Professor Green was among the first faculty members that I became acquainted with about 7 years ago, as he always brought his classes to the library. He believed that once students understand the value of libraries, they will always come back for more. In the library classes, he would add comments and emphasize the importance of such library sessions. More than anything else, he wanted to make sure students understand how to write a thesis statement; how to narrow down a broad topic and just focus on one answerable question. He always came back saying that he sees improvements in the kind of sources students use after library classes.
Professor Green was a passionate teacher who dedicated his time and energy to his students. He believed in their capability to only get better and learn more. To prepare his students for their speeches, he would take the time to videotape them and then review the film with his students so they can see their body language and gestures and hear their own speech. In this way, students would learn from their mistakes and deliver better speeches.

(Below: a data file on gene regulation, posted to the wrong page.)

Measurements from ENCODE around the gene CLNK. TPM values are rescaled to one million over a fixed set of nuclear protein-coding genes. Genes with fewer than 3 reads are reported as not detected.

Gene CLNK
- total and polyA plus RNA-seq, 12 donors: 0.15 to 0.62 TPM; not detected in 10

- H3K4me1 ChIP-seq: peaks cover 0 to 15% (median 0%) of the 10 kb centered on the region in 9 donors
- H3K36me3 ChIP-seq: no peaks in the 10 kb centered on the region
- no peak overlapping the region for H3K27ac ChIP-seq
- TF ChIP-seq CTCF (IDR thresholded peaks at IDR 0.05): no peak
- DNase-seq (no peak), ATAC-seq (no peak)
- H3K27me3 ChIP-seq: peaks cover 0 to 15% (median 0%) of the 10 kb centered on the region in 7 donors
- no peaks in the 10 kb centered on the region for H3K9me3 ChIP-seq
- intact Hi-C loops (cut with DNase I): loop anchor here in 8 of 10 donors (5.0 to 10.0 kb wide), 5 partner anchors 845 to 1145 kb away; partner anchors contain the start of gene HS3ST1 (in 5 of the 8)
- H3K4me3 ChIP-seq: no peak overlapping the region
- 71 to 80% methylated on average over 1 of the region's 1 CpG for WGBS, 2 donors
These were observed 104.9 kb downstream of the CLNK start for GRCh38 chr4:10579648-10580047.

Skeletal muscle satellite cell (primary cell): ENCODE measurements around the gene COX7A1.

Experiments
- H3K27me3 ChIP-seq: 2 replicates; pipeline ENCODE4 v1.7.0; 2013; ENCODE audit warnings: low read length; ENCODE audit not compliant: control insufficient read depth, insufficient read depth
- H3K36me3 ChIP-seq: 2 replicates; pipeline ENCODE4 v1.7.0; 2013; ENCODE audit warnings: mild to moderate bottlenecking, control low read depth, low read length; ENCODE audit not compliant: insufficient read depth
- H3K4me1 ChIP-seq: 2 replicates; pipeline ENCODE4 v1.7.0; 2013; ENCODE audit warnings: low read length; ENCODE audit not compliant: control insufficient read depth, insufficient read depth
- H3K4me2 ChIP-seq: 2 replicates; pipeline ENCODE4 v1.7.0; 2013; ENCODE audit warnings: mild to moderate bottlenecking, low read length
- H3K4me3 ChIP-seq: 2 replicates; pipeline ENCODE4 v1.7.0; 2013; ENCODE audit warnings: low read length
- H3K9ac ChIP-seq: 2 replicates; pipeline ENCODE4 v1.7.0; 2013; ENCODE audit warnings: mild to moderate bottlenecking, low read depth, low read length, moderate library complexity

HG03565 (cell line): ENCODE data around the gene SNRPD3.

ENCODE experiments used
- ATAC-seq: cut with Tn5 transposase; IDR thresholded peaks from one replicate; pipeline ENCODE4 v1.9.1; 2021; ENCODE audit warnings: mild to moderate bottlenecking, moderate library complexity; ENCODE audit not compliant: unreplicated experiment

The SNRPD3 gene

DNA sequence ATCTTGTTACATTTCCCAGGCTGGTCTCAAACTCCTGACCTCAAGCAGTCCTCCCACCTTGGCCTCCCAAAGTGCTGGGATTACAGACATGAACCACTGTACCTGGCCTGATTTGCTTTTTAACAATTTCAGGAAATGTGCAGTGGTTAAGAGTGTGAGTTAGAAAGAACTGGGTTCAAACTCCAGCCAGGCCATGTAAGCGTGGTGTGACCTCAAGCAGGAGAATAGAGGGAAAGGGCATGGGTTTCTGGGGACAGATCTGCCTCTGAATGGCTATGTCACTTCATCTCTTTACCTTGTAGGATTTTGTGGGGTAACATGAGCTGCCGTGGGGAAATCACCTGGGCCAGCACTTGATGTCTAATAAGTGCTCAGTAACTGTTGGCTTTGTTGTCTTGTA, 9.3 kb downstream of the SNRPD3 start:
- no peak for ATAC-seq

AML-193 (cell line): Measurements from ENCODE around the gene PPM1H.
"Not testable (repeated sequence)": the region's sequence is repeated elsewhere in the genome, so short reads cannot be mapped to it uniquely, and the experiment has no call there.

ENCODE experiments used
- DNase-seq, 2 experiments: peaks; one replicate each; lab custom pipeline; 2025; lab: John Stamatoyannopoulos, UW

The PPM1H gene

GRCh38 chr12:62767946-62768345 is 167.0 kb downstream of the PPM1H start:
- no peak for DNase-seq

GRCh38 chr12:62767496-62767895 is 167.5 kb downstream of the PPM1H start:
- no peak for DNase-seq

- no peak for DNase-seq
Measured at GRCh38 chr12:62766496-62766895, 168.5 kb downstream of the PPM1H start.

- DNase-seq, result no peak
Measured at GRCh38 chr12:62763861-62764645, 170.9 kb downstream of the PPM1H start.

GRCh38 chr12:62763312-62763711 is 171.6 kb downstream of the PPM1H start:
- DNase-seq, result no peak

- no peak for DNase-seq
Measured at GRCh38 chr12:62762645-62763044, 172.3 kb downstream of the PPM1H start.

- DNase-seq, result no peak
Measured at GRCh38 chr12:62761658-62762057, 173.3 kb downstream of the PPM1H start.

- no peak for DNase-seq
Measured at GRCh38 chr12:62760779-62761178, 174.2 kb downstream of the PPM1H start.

Storytelling was his other passion. He taught his students to become great speakers by learning how to tell and re-tell stories to their audiences. At one time, I remember him connecting with other teachers from different parts of the world who, like him, believed in the power of story-telling. By taking beautiful pictures from the neighborhood buildings where he was teaching over the week to his visits to the Brooklyn Botanical Garden on the weekends to his speech and communication classes, a true teacher, Professor Green taught us yet another way of telling stories.
Professor Green loved music and shared his passion with students many times. On his Facebook page, he often posted marvelous performances of global artists such as Anne-Sopie Mutter, Yo-Yo Ma, just as he would post video shots of local festivals in Brooklyn. He believed that as a teacher he had more responsibility than just teaching according to the curriculum. He intended to open up the world and its beauties to his students and I think he succeeded in doing so.
When Cailtin Bernstein and I visited him in the hospital about 2 weeks ago he was frail but was determined to get better and come back to the college. He was avidly talking about his classes and his students. Before we left, I told him that we miss him at the library and that we expect him to come back as soon as possible, he quietly agreed and gave us a weak smile back.
I could go on and on about Richard, but I think it is now your turn to add your memories of him, as teacher, friend or colleague, to this post and thereby remembering a beautiful human being and keeping his memory alive.